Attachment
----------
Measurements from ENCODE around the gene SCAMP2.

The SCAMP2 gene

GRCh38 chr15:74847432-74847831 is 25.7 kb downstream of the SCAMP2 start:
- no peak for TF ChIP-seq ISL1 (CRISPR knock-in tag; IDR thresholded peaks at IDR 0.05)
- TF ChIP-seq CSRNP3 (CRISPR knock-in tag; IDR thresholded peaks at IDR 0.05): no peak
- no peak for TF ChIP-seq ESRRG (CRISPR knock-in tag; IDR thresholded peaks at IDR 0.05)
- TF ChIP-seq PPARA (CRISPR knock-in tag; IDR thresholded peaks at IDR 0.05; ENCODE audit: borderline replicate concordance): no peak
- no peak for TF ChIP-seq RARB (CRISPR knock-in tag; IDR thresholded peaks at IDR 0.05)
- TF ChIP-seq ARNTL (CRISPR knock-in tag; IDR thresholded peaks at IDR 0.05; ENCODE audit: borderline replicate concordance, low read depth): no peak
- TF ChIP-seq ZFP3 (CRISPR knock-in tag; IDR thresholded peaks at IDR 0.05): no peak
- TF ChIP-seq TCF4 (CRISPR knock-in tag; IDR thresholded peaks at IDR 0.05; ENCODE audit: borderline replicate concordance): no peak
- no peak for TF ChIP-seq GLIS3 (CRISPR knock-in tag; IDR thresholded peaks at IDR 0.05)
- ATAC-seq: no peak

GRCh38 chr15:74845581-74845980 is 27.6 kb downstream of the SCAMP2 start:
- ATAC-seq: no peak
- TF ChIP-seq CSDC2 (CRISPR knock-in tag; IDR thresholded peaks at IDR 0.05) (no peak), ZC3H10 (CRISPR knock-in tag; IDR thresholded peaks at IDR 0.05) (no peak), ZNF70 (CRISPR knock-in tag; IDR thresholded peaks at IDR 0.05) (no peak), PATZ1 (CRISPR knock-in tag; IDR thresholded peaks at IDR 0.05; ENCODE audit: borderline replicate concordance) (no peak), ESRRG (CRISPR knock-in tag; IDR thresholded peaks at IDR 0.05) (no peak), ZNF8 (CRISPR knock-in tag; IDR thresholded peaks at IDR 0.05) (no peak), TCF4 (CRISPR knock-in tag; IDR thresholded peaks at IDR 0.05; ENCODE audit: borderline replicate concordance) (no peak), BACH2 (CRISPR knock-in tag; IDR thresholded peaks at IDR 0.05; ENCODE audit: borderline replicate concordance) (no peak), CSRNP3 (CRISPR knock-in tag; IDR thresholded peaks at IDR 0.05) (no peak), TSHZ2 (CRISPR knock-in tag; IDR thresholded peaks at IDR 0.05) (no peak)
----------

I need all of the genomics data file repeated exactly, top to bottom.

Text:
Measurements from ENCODE around the gene SCAMP2.

The SCAMP2 gene

GRCh38 chr15:74847432-74847831 is 25.7 kb downstream of the SCAMP2 start:
- no peak for TF ChIP-seq ISL1 (CRISPR knock-in tag; IDR thresholded peaks at IDR 0.05)
- TF ChIP-seq CSRNP3 (CRISPR knock-in tag; IDR thresholded peaks at IDR 0.05): no peak
- no peak for TF ChIP-seq ESRRG (CRISPR knock-in tag; IDR thresholded peaks at IDR 0.05)
- TF ChIP-seq PPARA (CRISPR knock-in tag; IDR thresholded peaks at IDR 0.05; ENCODE audit: borderline replicate concordance): no peak
- no peak for TF ChIP-seq RARB (CRISPR knock-in tag; IDR thresholded peaks at IDR 0.05)
- TF ChIP-seq ARNTL (CRISPR knock-in tag; IDR thresholded peaks at IDR 0.05; ENCODE audit: borderline replicate concordance, low read depth): no peak
- TF ChIP-seq ZFP3 (CRISPR knock-in tag; IDR thresholded peaks at IDR 0.05): no peak
- TF ChIP-seq TCF4 (CRISPR knock-in tag; IDR thresholded peaks at IDR 0.05; ENCODE audit: borderline replicate concordance): no peak
- no peak for TF ChIP-seq GLIS3 (CRISPR knock-in tag; IDR thresholded peaks at IDR 0.05)
- ATAC-seq: no peak

GRCh38 chr15:74845581-74845980 is 27.6 kb downstream of the SCAMP2 start:
- ATAC-seq: no peak
- TF ChIP-seq CSDC2 (CRISPR knock-in tag; IDR thresholded peaks at IDR 0.05) (no peak), ZC3H10 (CRISPR knock-in tag; IDR thresholded peaks at IDR 0.05) (no peak), ZNF70 (CRISPR knock-in tag; IDR thresholded peaks at IDR 0.05) (no peak), PATZ1 (CRISPR knock-in tag; IDR thresholded peaks at IDR 0.05; ENCODE audit: borderline replicate concordance) (no peak), ESRRG (CRISPR knock-in tag; IDR thresholded peaks at IDR 0.05) (no peak), ZNF8 (CRISPR knock-in tag; IDR thresholded peaks at IDR 0.05) (no peak), TCF4 (CRISPR knock-in tag; IDR thresholded peaks at IDR 0.05; ENCODE audit: borderline replicate concordance) (no peak), BACH2 (CRISPR knock-in tag; IDR thresholded peaks at IDR 0.05; ENCODE audit: borderline replicate concordance) (no peak), CSRNP3 (CRISPR knock-in tag; IDR thresholded peaks at IDR 0.05) (no peak), TSHZ2 (CRISPR knock-in tag; IDR thresholded peaks at IDR 0.05) (no peak)